Is Hanny’s Voorwerp the result of a “light echo” of a violent event that happened long ago or perhaps is this mystifying blob of glowing gas being fueled by an ongoing, and current phenomenon? A just-released paper about the Voorwerp offers a new explanation for this perplexing, seemingly one-of-a-kind object in the constellation of Leo Minor. If you haven’t heard the remarkable story, the object was discovered in 2007 by Dutch school teacher Hanny Van Arkel while she was classifying galaxies for the Galaxy Zoo online citizen science project. Until now, the working hypothesis for the explanation of this unusual object was that we might be seeing the “light echo” of a quasar outburst event that occurred millions of years ago. But new radio observations reveal that instead, a black hole in that same nearby galaxy might be producing a radio jet, shooting a thin beam directly at this cloud of gas, causing it to light up.
Hanny’s Voorwerp (Dutch for object) consists of dust and gas – but no stars – so astronomers know it is not a galaxy, even though it is galaxy-sized. Previously, astronomers studying the object thought the gas and dust were illuminated by a quasar outburst within the nearby galaxy IC 2497. While the outburst would have faded within the last 100,000 years, the light only reached the dust and gas in time for our telescopes to see the effect. But this explanation was slightly unsatisfactory in that such an event, where an entire galaxy would flare up suddenly and briefly, is unexplained.
But radio observations with the European Very Long Baseline Interferometry (VLBI) Network at 18 cm, and the Multi-Element Radio Linked Interferometer Network (MERLIN) at 18 cm and 6 cm show evidence of black hole, or active galactic nuclei (AGN) activity and a nuclear starburst in the central regions of IC 2497.
This event is hard to see from our vantage point on Earth because another cloud of dust and gas sits between us on Earth and IC 2497, preventing us from directly seeing the black hole.
“The new data shows that the nucleus continues to produce a radio jet, in about the direction of Hanny’s Voorwerp,” said Bill Keel from the University of Alabama, one of the astronomers who has been studying the object intently ever since its discovery, and was part of the new observations. “The core is still too weak in the radio to be able to conclude that it puts off enough UV and X-rays to light up the gas, however. There may well be interaction between outflowing material connected with the jet and the gas outside the galaxy, helping to shape the Voorwerp, but the spectra in the discovery paper already made it clear that the gas is ionized not by shocks from such an interaction, but by radiation. ”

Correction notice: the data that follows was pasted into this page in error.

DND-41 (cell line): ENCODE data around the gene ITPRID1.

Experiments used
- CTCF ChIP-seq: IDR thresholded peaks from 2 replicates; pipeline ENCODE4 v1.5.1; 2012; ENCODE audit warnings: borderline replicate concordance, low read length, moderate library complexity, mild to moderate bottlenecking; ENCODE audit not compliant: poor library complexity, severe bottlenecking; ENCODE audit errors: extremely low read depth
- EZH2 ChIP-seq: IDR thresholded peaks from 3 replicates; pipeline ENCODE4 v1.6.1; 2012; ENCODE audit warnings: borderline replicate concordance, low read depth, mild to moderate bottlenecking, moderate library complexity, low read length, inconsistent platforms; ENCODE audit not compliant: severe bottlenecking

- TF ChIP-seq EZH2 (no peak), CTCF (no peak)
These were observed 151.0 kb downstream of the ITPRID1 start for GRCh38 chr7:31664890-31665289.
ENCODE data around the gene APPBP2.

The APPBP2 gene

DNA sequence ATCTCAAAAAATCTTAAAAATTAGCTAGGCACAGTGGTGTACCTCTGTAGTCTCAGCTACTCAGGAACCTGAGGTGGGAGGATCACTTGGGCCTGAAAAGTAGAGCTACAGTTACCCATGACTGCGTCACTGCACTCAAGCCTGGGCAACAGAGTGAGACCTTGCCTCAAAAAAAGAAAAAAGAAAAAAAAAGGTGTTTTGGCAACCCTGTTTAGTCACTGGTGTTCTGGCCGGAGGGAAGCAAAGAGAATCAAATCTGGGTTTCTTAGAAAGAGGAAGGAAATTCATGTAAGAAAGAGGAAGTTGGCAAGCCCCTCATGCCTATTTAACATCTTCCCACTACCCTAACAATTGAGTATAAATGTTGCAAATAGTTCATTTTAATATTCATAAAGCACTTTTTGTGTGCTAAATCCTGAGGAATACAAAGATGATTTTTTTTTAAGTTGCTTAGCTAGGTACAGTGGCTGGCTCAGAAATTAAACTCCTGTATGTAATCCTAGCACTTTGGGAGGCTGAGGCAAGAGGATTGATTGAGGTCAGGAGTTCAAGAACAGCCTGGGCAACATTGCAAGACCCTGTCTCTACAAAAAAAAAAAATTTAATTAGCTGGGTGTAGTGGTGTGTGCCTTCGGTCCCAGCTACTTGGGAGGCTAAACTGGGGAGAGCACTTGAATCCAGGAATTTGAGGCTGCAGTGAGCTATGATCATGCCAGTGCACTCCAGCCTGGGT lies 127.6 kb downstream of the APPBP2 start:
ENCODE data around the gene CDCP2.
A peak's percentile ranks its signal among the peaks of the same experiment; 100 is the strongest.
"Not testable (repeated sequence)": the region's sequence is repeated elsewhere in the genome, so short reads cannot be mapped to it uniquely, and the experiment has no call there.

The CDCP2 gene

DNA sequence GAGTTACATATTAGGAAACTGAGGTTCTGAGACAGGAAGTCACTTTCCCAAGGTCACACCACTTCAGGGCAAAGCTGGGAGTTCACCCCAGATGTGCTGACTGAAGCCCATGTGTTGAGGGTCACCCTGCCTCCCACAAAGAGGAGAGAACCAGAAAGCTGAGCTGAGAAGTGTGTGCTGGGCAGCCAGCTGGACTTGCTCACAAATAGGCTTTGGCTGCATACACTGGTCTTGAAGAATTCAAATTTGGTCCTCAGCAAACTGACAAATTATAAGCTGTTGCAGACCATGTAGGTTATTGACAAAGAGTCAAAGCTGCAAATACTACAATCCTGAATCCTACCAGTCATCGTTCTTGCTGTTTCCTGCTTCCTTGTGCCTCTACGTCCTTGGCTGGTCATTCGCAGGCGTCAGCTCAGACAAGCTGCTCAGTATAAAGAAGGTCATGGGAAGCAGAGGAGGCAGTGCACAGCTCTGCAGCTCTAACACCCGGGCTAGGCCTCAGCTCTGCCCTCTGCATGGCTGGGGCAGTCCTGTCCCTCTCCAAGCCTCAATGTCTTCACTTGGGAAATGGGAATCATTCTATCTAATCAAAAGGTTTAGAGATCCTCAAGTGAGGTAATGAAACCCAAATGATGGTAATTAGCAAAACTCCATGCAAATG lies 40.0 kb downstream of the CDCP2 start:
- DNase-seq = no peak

Keel said, though, there is still remaining uncertainty — and different astronomers have varying estimates of this likelihood – of whether the radiation from the quasar core remains strong or whether it shoots in fits and starts.
“Some active galaxies put out a lot of energy in jets and outflows compared to radiation, and we are considering the possibility that this one has switched to such a “radio mode” in the recent past,” he said. “If so, the Voorwerp would be an ionization echo, or light echo, since the re-radiation from ionized gas is not instantaneous, as scattering is.”
The Voorwerp has captured enough attention and curiosity that astronomers have trained numerous telescopes on the object in an effort to sort out the mystery. But Keel said this approach is essential in eventually figuring this out.
“Each wavelength range gives us a different, and usually complementary, piece of the story,” he said. “The earlier radio data tell us something about where all that gas came from, and we got another connection from recent data putting an apparent companion spiral galaxy at the same distance as IC 2497. Even the early X-ray data showed us that there was an interesting puzzle as to why we didn’t see the core AGN. The GALEX UV spectrum is informing our interpretation of the Hubble UV image.”
Yes, Hubble recently looked at the Voorwerp in a couple of different wavelengths, (read our article about the Hubble observations here) and while Keel couldn’t comment directly about data from the iconic telescope, (everything is still being analyzed) he did say it holds some interesting surprises.
“One of the first things we started checking with Hubble data was whether we have a clear view in at least the infrared to the nucleus, starting from the location of the radio source,” he said. “Also, these results give us particular reason to look at the structural details of the gas in Hanny’s Voorwerp, for signs that it may be affected by an outflow from the nucleus. I can mention that there are some interesting surprises from the HST data, which is what we always hope for!”
Keel said he also has been observing at Kitt Peak, looking at other candidate “voorwerpjes” – similar “ionized clouds on a somewhat smaller scale around AGN, where the same lifetime-versus-obscuration issues apply but we can usually see the AGN responsible,” he said.
And look for some upcoming public outreach projects on the Voorwerp based on the Hubble data, as well, including one in Bloomington, Minnesota on July 1-4 at the CONvergence, where writers and scienctists will be writing a graphic novel based on the discovery of Hanny’s Voorwerp. Check out this website for more information.